Though the film is considered a cult hit by many of us, it’s still obscure and deserves a first look for those who might be interested in seeing it, or because they are drawn to the newly discovered beautiful moments that occur in such a low budget horror film.

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Directed by Theodore Gershuny (Sugar Cookies 1973) Silent Night Bloody Night was actually filmed in 1970 but not released until ’72. Contrary to some people’s beliefs, SNBN predates Bob Clark’s Black Christmas by 4 years. Silent Night Bloody Night plays like an eerie and odd nightmare. I know It gets compared to Clark’s Black Christmas which is an undisputed masterpiece but SNBN was filmed in 1970 and came out two years before. And has it’s own very unique story to tell.

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Woronov acts as a sort of tour guide/witness narrating the opening sequence, telling of Butlers death on the day before Christmas 1950 to the gruesome story that unfolds surrounding the Butler house and it’s legacy.
“One last time I’ve got to see this ground one last time…. it’s beautiful now as if nothing had happened here.{…}For twenty years that house lay empty, exactly as Wilfred had left it”

Based on Jeffrey Konvitz’s story. Konvitz wrote yet another of my top favorite horror classics of the 70s The Sentinel starring the superb Burgess Meredith as a very cheeky devil. I read both books which were equally chilling as they were enthralling, back when reading the novel was as thrilling as then going to see it on the big screen.. Silent Night, Bloody Night is being re-released on DVD on December 10th restored from 35mm. This excites me indeed! My copy has already been pre-ordered.

IMDb touts a remake to be released in the US in February. The film will be called Silent Night, Bloody Night: The Homecoming. This I am not so excited about. I love this particular original too much to want it re-envisioned with the current careless and gory lens. NOTE: There are exceptions to remakes… I won’t get into that here and now.

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What made SNBN so richly evocative for me was it’s uniquely creepy un-selfconsciousness. Dealing with heavy themes, it managed to come across as a startling fairy tale ‘like’ bit of blood letting with an authentic 70s flare. I don’t need a more hideous version of this movie with hacked body parts as a way to reintroduce this story. This does not frighten me, nor disturb in a good way. I imagine it might become like every other violent blood show with effects and body violation that will detract from the moodiness of the original.

Patrick O’Neal opens the original film playing a brief role as a big shot realtor John Carter who gets axed to pieces in bed with his lover. Cult film star Mary Woronov plays Diane Adams daughter of the Mayor. Walter Klavun is the town Sheriff, Bill Mason.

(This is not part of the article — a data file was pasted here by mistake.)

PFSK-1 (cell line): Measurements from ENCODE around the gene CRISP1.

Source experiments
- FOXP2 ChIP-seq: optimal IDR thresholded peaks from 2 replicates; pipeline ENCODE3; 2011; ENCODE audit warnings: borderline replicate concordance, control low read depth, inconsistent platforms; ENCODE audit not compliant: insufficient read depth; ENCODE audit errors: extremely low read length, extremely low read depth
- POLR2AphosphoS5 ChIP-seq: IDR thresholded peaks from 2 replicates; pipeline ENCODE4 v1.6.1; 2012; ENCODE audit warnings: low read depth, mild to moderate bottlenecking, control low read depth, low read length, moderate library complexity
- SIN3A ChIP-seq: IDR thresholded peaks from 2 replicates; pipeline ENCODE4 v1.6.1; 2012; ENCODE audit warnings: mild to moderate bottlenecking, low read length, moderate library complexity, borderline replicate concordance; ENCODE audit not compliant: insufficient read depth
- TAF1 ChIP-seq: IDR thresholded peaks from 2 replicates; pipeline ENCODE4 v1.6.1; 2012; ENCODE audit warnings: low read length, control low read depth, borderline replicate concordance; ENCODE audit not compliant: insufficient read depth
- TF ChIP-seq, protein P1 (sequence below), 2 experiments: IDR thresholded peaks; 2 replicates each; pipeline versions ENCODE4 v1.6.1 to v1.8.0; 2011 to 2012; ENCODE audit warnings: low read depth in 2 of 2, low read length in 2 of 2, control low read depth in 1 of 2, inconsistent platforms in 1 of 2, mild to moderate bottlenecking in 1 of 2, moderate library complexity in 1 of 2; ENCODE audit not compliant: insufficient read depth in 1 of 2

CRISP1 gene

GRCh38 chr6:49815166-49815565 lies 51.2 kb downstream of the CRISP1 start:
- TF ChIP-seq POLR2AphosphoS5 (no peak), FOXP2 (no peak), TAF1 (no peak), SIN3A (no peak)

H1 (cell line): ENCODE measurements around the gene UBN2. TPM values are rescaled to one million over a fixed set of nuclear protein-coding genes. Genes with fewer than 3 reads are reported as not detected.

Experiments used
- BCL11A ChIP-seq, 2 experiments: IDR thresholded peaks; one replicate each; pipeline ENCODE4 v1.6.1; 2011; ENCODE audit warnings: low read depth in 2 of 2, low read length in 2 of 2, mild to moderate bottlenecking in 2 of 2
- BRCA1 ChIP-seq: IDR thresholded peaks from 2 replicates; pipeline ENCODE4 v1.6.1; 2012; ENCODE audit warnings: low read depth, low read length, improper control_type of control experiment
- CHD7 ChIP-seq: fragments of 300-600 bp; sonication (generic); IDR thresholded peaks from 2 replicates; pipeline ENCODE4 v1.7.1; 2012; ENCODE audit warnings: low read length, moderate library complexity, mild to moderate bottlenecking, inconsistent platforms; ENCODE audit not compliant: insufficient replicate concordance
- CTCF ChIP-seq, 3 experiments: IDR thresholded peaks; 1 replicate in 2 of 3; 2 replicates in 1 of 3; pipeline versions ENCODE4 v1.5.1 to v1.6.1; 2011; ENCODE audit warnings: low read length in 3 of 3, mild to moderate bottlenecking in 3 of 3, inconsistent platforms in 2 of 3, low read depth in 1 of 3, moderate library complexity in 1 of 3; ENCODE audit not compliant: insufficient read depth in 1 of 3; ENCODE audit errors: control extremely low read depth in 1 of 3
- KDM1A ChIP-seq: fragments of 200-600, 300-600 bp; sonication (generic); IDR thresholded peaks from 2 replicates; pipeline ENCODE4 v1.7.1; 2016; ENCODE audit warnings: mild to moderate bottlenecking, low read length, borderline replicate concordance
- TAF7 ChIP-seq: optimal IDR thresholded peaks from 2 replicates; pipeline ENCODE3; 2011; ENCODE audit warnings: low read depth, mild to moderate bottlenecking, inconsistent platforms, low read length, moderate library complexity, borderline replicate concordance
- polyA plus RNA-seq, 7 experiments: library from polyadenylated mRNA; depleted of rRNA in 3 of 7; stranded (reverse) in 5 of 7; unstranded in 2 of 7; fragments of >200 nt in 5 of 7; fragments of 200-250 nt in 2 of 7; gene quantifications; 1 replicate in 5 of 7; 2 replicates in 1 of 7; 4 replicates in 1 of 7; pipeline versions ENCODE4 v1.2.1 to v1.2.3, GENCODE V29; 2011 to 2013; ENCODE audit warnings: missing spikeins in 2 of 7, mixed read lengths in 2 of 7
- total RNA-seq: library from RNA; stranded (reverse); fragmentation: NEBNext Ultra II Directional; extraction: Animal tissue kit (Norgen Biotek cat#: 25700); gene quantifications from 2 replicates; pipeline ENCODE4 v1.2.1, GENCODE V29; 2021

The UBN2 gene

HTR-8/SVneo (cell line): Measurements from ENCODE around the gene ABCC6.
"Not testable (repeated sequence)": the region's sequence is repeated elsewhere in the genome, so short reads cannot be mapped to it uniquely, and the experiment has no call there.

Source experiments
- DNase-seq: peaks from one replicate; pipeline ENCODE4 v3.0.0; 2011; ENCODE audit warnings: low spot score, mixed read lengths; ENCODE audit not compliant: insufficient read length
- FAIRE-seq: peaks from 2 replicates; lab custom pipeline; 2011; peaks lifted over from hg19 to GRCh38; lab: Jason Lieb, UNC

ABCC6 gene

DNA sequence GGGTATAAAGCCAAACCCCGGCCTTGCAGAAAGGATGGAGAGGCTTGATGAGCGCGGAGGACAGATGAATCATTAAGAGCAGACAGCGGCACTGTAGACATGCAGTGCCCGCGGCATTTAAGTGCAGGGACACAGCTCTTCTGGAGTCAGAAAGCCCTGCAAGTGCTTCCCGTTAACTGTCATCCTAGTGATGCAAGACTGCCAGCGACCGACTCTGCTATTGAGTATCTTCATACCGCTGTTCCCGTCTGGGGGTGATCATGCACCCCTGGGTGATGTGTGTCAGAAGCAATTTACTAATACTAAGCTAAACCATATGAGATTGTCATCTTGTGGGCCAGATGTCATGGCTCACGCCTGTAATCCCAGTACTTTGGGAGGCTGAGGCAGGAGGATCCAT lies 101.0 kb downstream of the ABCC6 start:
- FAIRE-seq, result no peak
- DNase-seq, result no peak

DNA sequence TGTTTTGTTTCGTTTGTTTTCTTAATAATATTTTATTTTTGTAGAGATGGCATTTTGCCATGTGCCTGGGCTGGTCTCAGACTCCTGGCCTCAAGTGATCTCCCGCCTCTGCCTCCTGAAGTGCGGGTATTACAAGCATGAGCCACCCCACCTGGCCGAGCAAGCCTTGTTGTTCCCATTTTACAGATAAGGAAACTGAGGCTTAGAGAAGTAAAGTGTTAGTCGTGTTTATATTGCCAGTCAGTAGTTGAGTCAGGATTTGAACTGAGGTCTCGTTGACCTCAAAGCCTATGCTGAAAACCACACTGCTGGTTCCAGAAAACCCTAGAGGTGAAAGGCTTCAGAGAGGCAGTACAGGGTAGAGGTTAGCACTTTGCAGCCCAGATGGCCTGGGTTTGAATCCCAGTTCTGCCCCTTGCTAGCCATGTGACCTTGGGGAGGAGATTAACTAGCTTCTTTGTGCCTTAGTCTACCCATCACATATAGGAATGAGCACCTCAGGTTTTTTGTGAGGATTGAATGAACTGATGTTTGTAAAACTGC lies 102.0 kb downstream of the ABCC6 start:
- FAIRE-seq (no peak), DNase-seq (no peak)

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John Carradine plays mute curmudgeon Charlie Towman who publishes the weekly newspaper. Apparently his croaks and grunts were dubbed in afterwards. Walter Abel (Fury 1936, Mr Skeffington 1944) plays Mayor Adams. And Fran Stevens plays Tess Howard who operates the switchboard.

Plus, the film is back-dropped with an assortment from Andy Warhol’s acting “Factory.’ Mary Woronov was at one time married to director Theodore Gershuny), supporting players Ondine, Candy Darling, Kristen Steen, Tally Brown, Lewis Love, filmmaker Jack Smith, and artist Susan Rothenberg. And character actor Philip Bruns plays the patriarch of the estate now deceased, the eccentric Wilfred Butler.

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James Patterson  who plays Grandson Jeff Butler (Lillith 1964, In The Heat of The Night 1967) died of cancer shortly after principle shooting was completed. They substituted Patterson’s voice with another actor. Grandson Jeff played by Patterson has a sort of veiled flirtation with Woronov who is the mayor’s daughter.

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Henry Shrady’s  art direction was responsible for the wonderful sense of claustrophobic ambiance that becomes part of the pervasive madness as he created later on with Jack Palance’s and Martin Landau’s hilariously frightening performances in Alone In The Dark in 1982. Shrady also did (Cry Uncle 1971 and Squirm 1976)

In a small rural New England town, (I recently lived in New England for two years and can tell you that writer Stephen King has his pulse on a very real provincial and closed society that keeps it’s secrets and it’s turmoil quietly buried underneath the pristine beauty of the landscape) Wilfred Butler, played by Philip Bruns, is the patriarch who reigns over his mansion secluded away from the small town and then dies on Christmas Eve 1950 as he runs from the place set on fire.

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The film’s prologue shows Wilfred Butler running from the mansion enveloped by flames, Then we are dropped into the present day when realtor John Carter (O’Neal) arrives at the house with his gorgeous lover Ingrid (Astrid Heeren). Carter comes to finalize the sale of the house with the town elders. who are four sullen and a strangely nervous bunch. The excellent casting and presence of these somewhat distressed characters add a nice layer to the creepiness that builds. Fran Stevens as Tess Howard is perfect. Abel as the Mayor, the ubiquitous Carradine as the mute Towman and Walter Klavun as Sheriff Mason are equally well suited to play this strange and secretive quartet.